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The evolution of relational contracts

February 19, 2015

As we all know, too many contracts fail to deliver expected results.

Growing complexity, market volatility, increased interdependence – there are multiple factors that contribute to those failures and are forcing change in the way that organizations interact. Relationships are often too vague, too reliant upon individual memory, to be sustainable ways of managing the performance of commitments and obligations. Contracts, on the other hand, are often too limited in the ground they cover and too difficult to understand and interpret. Traditional approaches to relationship management and contract management are no longer ‘fit for purpose’.

As a result of these changing needs, relational contracting – the integration of the relationship terms into the contract – has been an evolving reality, rather than a planned development. There are no generally accepted model ‘relational contracts’. Indeed, even research into the elements of a relational contract is limited. IACCM has developed core principles – for example, methods and types of communication, the importance of balanced incentives, approaches to problem solving – and is consolidating various research initiatives, but this remains at a relatively early stage. Individuals such as Andy Akrouche and Kate Vitasek have also led the charge in trying to define methodologies that support ‘collaborative relationships’.

Now, there is growing interest by the legal profession and by the courts in making sense of relational agreements, with a number of recent cases highlighting these developments. Andrew White, a partner at law firm Bird & Bird, presented at a recent IACCM UK member meeting and explained some of the impacts. For example, he observed that: “As contracts move towards clearer obligations, remedies move towards an obligation to perform rather than damages”. Such a shift has potentially massive significance, especially on issues such as ‘hardship’. Of even greater import, perhaps, is the increasing use of concepts of ‘good faith’ and their legal enforceability. This is a very new concept in most common law jurisdictions (in the US, it has been a traditional element of law, yet rarely seems to be imposed).  For example, the English Court of Appeal recently concluded that contracts have two distinct elements – a performance element and a risk allocation element – and the performance element relies heavily on issues of intent.

So the law is catching up with commercial reality. But commercial reality still has far to go in designing approaches to business engagement that deliver better results. Partly this relates to better and more constructive approaches to market evaluation and subsequent negotiation. For example, suppliers are often held at arm’s length and there are too few opportunities to establish what it might be possible to achieve. Requirements and capabilities are frequently misaligned. Organizational culture or integrity rarely feature in selection criteria. Resources are fragmented, required skills overlooked. The list goes on. But at its heart, while we are beginning to understand the concept of relational contracting, we are not exploring its implications to the way we design, manage or motivate our internal organization or our external trading relationships. Simply writing things into a contract does not make them a reality.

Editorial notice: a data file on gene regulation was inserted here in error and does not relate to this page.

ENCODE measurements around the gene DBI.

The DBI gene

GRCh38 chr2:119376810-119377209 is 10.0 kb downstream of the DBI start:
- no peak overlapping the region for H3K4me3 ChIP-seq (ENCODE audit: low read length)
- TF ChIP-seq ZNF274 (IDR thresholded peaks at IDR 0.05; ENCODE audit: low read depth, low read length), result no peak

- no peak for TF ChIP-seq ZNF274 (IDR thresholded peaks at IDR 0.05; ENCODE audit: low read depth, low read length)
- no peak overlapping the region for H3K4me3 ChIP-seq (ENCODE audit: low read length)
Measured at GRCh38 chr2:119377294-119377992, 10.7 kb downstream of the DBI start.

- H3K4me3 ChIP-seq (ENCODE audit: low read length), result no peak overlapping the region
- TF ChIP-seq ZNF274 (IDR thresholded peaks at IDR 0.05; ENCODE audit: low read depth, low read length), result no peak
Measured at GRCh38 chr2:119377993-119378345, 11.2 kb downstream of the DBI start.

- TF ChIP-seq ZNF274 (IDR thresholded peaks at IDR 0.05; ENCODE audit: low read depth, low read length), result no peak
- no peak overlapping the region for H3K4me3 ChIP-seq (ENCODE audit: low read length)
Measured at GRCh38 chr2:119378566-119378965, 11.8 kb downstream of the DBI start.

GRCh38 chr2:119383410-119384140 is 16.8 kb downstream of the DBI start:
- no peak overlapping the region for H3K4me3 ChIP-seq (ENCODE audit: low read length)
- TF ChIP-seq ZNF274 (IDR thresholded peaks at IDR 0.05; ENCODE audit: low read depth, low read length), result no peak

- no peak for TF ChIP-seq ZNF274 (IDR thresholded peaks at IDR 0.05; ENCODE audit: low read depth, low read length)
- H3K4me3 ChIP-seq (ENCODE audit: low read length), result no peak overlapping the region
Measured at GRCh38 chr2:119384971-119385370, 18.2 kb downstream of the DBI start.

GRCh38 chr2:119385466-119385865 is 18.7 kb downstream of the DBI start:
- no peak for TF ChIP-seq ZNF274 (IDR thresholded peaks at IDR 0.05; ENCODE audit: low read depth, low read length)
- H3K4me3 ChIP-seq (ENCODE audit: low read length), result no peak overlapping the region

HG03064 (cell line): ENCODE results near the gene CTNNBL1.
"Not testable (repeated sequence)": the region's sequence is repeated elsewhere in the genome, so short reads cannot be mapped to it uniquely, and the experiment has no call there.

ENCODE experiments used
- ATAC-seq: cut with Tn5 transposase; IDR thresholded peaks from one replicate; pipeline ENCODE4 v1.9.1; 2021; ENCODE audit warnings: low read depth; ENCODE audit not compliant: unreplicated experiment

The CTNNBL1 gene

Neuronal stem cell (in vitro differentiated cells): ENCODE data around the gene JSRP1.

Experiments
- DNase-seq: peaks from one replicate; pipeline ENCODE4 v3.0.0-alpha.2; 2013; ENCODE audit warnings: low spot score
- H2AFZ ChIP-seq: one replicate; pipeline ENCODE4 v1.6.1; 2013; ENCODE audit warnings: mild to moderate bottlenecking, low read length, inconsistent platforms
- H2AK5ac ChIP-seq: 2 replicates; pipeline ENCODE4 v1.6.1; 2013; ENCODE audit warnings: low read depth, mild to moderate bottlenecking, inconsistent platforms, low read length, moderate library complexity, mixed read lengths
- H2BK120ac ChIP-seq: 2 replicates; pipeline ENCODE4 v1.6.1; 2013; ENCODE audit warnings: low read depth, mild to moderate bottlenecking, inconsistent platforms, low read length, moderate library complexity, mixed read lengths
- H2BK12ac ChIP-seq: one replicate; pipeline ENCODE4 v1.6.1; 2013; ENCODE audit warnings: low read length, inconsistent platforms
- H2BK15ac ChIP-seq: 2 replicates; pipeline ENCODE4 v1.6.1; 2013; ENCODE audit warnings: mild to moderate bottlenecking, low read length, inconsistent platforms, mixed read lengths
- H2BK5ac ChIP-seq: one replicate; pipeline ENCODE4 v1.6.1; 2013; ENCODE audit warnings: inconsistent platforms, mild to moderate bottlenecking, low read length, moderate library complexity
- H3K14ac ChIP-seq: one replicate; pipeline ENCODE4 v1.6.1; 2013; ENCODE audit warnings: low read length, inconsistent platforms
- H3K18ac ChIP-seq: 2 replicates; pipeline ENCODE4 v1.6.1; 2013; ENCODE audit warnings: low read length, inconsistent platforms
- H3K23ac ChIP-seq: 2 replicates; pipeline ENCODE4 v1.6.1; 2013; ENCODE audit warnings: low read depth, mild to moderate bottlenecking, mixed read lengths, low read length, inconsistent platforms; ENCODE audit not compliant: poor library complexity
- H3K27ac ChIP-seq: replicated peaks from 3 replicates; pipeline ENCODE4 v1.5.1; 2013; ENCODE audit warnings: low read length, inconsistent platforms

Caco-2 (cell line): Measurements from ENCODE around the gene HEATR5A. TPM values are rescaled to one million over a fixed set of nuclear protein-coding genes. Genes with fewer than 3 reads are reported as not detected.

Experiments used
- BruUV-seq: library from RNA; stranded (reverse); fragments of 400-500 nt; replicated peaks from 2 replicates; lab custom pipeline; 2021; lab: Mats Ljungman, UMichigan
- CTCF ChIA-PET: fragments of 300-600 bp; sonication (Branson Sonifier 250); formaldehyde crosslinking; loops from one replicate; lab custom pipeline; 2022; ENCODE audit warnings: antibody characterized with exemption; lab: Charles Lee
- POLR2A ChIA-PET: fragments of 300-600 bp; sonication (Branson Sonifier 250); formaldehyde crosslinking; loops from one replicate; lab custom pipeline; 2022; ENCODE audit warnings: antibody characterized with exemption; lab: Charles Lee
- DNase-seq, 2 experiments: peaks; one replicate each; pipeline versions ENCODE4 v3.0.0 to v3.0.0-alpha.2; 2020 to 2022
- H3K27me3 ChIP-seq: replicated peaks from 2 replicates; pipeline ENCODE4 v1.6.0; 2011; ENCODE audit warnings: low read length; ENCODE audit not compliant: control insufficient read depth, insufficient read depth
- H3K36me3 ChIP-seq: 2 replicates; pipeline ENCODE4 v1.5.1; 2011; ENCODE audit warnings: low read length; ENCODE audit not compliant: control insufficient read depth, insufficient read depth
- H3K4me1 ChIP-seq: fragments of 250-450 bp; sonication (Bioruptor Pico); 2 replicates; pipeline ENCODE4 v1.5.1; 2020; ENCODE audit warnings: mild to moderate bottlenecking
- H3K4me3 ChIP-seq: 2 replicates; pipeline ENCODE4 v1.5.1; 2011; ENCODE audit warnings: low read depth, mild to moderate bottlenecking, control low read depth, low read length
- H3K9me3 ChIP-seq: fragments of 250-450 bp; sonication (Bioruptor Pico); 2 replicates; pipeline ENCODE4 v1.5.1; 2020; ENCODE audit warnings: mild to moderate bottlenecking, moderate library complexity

Experience shows that most organizations can develop highly successful collaborative relationships. It also shows that most of them are unable to replicate those successes. In other words, they can occasionally rise to the challenge of doing things differently, but they cannot sustain the effort. They soon revert to form – and that form is generally one where trust is limited, cooperation is an exception and a readiness to blame takes over from a sense of shared responsibility.

This means we have a situation where contracts could be used to reengineer the company. By recognizing the nature of the commitments and governance procedures needed for successful outcomes, an organization can reverse engineer the required capabilities, measurements and management systems (an approach used successfully by the IBM Corporation during a past era of rapid market change). This, in fact, is what lies at the heart of ‘commercial excellence’ – another of the major topics being addressed at IACCM and delivered through its training programs. Unfortunately, senior management rarely thinks of contracts in this way. And that is a missed opportunity.

  1. I am a specialist in NEC cpontracts – which are recognised (I think) as being very much designed as a contract to support collaboration and so relationships. Would you say NEC is a ‘relational contract’?
    Richard Patterson

    • Richard
      yes, I think that the NEC model can be used this way. We are in fact working with NEC to support potential further development

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